9 Different Types of Leopards

Different Types of Leopards
Photo by Gwen Weustink

Leopards are one of the most dangerous large cats on the planet, and their beautiful hair has black dots and rosettes. Their camouflaged coat and their sneaky nature allow them to creep up unseen before pouncing on prey.

These opportunistic predators are remarkably versatile, living anywhere from marshes and savannahs to mountains, rainforests, and deserts.

Let us explore 9 different types of leopards with their distinct traits and colors.

1. Indochinese Leopard

Even though its historical range has been shrinking by more than 90% in recent decades, the Indochinese leopard is luckily doing better than some other leopard species.

It is estimated that 970 to 2,500 of these magnificent creatures exist in Southeast Asia and Southern China, with Peninsular Malaysia, eastern Cambodia, and the Thailand-Myanmar border being particularly significant strongholds.

The stealthy hunters stay in deep tropical woods, steep places, and mountains, where they feed on muntjac, gaur, and wild boar, with the lonely, territorial animals frequently traveling across vast territories in quest of food.

While habitat loss, deforestation, and illegal hunting have contributed to their dwindling numbers.

2. African Leopard

The family’s most common member, the African leopard, has traditionally wandered throughout practically all of Sub-Saharan Africa, with few hardy specimens still living in Morocco’s Atlas Mountains.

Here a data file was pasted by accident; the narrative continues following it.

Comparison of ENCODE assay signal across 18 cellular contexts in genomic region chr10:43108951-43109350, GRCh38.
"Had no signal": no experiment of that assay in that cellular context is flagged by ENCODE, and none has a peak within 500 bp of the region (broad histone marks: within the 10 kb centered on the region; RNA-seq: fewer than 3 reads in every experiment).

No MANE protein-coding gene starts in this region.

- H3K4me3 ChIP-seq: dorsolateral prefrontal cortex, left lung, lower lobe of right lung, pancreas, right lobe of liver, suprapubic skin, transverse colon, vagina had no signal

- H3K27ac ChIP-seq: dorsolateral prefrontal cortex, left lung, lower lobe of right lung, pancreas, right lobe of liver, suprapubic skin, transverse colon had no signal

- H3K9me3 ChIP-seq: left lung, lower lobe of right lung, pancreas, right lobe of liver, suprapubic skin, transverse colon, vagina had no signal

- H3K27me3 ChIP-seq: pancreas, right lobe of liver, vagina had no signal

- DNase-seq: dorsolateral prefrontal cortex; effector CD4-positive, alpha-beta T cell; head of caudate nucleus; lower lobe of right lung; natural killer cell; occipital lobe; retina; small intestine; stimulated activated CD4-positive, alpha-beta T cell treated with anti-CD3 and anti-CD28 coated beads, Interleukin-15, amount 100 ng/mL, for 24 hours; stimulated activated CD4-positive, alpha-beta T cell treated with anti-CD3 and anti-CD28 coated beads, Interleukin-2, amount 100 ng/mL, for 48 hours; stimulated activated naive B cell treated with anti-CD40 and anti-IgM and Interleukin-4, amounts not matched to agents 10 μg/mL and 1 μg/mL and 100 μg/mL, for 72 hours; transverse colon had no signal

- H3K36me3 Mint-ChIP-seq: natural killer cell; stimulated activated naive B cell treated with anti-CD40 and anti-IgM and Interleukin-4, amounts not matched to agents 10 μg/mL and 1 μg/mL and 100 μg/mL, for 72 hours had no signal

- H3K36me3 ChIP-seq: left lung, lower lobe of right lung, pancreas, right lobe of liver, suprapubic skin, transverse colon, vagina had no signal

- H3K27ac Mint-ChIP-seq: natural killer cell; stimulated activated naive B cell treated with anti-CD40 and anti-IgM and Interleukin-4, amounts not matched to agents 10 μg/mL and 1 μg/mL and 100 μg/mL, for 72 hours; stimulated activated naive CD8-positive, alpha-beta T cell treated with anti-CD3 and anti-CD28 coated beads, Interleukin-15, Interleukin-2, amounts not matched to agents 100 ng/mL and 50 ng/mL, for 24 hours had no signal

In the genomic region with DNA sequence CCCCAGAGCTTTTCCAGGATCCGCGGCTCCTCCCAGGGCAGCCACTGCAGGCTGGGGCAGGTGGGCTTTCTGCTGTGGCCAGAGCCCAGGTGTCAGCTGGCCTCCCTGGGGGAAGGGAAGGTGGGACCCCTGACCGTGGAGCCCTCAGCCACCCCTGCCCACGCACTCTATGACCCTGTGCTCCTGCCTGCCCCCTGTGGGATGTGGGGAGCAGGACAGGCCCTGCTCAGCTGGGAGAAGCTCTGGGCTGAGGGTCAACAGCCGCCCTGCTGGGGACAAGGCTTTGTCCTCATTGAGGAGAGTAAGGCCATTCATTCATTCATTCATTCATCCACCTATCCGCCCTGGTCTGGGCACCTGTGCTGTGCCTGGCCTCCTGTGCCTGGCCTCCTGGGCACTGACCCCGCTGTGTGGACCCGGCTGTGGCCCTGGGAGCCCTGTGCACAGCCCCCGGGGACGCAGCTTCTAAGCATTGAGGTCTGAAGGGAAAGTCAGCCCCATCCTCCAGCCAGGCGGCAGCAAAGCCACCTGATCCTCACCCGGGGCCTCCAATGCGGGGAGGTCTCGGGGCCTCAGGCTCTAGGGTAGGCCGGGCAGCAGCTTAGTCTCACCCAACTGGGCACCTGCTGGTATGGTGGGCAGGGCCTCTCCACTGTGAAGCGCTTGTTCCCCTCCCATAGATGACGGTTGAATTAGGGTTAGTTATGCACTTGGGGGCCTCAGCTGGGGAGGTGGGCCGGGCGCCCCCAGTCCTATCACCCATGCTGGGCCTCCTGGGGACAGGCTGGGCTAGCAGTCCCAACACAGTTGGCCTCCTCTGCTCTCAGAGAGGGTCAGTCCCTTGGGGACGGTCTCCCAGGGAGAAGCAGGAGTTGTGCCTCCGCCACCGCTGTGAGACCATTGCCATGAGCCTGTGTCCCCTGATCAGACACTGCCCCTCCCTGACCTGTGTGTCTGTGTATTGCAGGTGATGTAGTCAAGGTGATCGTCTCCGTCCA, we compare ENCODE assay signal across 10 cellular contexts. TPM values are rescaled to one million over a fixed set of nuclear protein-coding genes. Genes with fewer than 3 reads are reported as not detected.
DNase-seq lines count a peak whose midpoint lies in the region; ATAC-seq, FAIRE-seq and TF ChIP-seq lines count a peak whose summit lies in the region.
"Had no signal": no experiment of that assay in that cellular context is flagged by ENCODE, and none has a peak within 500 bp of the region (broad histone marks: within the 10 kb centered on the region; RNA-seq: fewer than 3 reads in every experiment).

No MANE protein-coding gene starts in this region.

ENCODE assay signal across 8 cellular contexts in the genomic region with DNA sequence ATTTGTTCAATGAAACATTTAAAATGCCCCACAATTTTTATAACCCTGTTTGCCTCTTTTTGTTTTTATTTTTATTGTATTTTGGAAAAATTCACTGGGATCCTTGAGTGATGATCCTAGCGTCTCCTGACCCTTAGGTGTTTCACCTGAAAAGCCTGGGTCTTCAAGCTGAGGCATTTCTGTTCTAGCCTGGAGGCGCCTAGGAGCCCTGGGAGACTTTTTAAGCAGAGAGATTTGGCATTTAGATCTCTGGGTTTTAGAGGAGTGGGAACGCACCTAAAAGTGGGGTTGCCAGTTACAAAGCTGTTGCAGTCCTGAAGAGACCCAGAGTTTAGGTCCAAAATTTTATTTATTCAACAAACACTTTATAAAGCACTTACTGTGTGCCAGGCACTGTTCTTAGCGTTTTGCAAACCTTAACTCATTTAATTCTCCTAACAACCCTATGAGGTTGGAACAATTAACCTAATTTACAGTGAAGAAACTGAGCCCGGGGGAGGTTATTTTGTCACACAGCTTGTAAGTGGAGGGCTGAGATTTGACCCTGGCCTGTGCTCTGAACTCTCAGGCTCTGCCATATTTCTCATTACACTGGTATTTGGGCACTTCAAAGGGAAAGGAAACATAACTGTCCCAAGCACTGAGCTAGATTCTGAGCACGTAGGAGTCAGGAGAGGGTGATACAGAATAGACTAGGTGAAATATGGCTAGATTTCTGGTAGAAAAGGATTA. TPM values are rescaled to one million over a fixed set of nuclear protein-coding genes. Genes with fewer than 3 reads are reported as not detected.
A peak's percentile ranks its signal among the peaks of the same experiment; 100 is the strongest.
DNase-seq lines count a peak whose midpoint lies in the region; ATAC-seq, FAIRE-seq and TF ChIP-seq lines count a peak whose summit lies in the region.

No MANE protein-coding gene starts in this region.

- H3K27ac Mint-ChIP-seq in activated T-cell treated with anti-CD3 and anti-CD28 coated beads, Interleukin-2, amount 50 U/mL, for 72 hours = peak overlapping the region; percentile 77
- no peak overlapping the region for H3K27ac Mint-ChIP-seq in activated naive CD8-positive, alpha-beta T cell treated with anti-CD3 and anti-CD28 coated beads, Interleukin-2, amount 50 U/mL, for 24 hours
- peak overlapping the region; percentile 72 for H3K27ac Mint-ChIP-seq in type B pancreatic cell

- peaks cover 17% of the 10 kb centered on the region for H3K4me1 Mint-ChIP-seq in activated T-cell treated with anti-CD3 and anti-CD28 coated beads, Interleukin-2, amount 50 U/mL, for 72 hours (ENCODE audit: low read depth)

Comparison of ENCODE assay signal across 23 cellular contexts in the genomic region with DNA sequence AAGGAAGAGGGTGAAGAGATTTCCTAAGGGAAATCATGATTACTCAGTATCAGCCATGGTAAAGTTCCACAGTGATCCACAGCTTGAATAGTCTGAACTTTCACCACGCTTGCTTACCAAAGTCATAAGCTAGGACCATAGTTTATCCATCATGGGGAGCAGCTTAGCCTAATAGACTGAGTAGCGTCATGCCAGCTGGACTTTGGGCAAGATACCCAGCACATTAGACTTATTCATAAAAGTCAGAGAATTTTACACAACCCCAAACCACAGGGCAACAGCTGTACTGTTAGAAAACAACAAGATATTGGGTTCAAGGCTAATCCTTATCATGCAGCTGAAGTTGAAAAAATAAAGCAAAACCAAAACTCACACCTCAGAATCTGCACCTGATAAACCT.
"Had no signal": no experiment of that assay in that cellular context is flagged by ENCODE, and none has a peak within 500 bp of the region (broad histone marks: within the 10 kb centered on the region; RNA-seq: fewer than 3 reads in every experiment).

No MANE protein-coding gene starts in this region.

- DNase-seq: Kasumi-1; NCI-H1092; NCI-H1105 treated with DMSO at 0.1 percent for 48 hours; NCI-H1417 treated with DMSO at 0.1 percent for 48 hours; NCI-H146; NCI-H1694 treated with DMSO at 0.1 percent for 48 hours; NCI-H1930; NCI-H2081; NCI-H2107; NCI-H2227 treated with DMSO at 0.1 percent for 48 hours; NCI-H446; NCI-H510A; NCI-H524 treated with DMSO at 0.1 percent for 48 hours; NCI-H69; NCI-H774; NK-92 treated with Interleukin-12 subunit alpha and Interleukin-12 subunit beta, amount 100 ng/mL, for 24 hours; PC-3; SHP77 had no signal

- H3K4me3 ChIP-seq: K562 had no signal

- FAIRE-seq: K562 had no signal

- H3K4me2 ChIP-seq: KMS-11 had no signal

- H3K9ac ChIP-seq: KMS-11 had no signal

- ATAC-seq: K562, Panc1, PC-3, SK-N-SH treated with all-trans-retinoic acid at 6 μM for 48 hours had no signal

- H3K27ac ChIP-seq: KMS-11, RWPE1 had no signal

Although habitat destruction now threatens most of their original habitat, one may still find the gorgeous beasts in desert regions, savannah, grasslands, mountains, and rainforests.

The African leopard’s fur color varies significantly because of its varied environments, with some appearing pale yellow or tawny and others dark brown or black.

The stealthy predator may approach its target quietly and spring out at the surprised animal at the right time because it fits in with its environment.

Though most males weigh 130 and 200 pounds, females are half that size, feeding on anything from hares and hyraxes to zebras, gazelles, and impalas.

3. Indian Leopard

The Indian leopard, like its African cousin, is extensively spread, with populations found in Bhutan, India, Nepal, and portions of Pakistan.

While it is uncertain how many remain in the wild, India alone is home to around 15,000 gorgeous big cats who like to hide and hunt in wooded or hilly places.

It is somewhat smaller than the African leopard, has powerful legs, a long tail, and big rosettes, and its fur color varies according to the local environment from pale and white to grey and dark gold.

They are sexually dimorphic, as with other different types of leopards, with males being significantly bigger and heavier than females in general.

The opportunistic hunter is elusive, lonely, and primarily nocturnal, eating mostly sambar deer and wild boar, but sometimes nilgai, axis deer, and peafowl.

4. Persian Leopard

The Persian leopard of the Iranian plateau weighs nearly twice as much as its adjacent neighbor. Although endangered,

The Persian leopard still thrives in Iran, Turkey, the Caucasus, Southern Russia, Turkmenistan, and Afghanistan, with the vicious predators residing largely in rocky ravines, scarce woods, and lonely mountainous places.

They have greyish, slightly reddish fur with huge rosettes that are either pale or dark. The Persian leopard hunts and consumes mostly wild goats, roe deer, and mouflon in its natural habitat, with some gazelle and wild boar.

5. Amur Leopard